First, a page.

Train Children To Learn To Recognize And Read Letters

Education For All

Recognize And Read Letters

Mother can recognize and read letters by touching the letters. This way the child can remember to write the letters. After being introduced one by one, we then help the child to recall what has been said before. This stage is called repetitive because the child simply points to the letter without the need to pronounce it. Remember, Mother. Do not expect your child to immediately answer correctly and correctly. It takes time for children to remember and understand the sounds of letters and their shapes. This stage is also known as the expressive stage. Children are considered to be able to pass this stage if they can mention the sound of letters when pointing at certain letters. Mothers can help children learn to read while doing fun activities. Reported by Healthline, consider 7 activities that can be done to teach children to read:

Moms Can Recognize And Read Letters Through Reading Together

When reading becomes part of their daily routine, children will prepare themselves for reading more quickly. Even so, try to understand the topics of the books you read with your baby.

Ask a question

Talk to your child as often as possible, Mother. Using language is as important as reading in developing literacy. Questions can be asked after telling the story, such as ‘What will happen next huh?’.

Show sounds and letter combinations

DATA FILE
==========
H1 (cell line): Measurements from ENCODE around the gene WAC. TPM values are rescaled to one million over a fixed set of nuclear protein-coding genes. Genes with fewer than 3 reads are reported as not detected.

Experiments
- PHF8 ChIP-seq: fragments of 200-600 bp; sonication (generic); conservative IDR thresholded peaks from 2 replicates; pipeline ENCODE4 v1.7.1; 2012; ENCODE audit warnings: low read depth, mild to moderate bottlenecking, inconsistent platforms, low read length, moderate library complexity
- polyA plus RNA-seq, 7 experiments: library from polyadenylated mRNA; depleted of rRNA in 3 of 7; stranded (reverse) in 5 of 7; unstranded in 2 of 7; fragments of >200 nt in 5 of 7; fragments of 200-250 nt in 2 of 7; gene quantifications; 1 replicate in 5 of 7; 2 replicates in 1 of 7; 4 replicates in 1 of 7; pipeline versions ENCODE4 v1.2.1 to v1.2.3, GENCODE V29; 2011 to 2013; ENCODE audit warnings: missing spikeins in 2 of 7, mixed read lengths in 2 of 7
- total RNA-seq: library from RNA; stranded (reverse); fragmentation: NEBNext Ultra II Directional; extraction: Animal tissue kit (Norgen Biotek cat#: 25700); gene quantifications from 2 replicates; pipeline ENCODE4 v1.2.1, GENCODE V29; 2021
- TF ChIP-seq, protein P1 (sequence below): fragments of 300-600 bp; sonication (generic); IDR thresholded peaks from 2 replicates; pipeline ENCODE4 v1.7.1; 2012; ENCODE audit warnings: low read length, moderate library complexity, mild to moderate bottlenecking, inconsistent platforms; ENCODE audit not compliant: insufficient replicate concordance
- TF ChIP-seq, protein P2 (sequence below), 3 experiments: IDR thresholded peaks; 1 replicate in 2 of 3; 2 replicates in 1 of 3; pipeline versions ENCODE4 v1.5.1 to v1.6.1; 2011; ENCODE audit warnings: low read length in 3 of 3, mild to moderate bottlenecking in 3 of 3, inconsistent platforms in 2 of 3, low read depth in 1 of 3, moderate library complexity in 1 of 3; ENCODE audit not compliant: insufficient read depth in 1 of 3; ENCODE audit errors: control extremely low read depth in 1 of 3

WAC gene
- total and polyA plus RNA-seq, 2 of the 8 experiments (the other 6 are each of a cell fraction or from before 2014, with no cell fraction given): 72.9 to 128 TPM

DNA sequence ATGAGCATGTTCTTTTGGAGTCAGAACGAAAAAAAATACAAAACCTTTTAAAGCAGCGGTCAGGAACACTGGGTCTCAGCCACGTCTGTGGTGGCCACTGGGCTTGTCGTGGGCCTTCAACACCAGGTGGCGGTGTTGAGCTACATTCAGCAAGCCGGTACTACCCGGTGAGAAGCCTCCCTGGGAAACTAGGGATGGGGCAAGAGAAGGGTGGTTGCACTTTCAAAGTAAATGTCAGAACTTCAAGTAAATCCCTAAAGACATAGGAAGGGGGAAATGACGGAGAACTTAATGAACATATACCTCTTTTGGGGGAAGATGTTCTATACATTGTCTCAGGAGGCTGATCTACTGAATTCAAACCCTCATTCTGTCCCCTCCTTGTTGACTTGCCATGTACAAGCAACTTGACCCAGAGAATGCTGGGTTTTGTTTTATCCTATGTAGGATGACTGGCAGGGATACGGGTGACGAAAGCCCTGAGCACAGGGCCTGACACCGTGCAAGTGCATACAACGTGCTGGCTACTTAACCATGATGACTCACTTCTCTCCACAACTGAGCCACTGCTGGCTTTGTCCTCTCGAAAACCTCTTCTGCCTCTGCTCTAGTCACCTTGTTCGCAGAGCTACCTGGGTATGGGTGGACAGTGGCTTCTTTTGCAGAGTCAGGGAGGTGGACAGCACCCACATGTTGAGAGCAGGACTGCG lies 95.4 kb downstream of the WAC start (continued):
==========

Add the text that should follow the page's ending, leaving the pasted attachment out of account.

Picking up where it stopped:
Take the time to point out words or at least different letter combinations around the child. In addition to words in books, we can introduce letters on billboards or birthday cards.

Make a game with words

Try turning the letters and words around your child into a game. Ask your child to identify the first letter or number. Keep this activity fun to build your child’s awareness of recognizing words.

Using technology

In addition to the manual method, you can use gadget technology so that your child can learn to read. But keep in mind, limit its use, yes. According to the American Academy of Pediatrics (AAP) children under 18 to 24 months are advised to avoid digital media, while children aged 2 to 5 years are limited to no more than one hour.

Playing writing and tracing games

When your little one can hold a pencil, try teaching them to write on a piece of paper. Write the child on paper and ask them to trace or rewrite it.

Sing a song

There are many children’s songs that are specifically made to introduce letters and spelling. Singing is a fun way to improve literacy skills. One example of a song is learning the alphabet A, B, C or the numbers 1, 2, 3.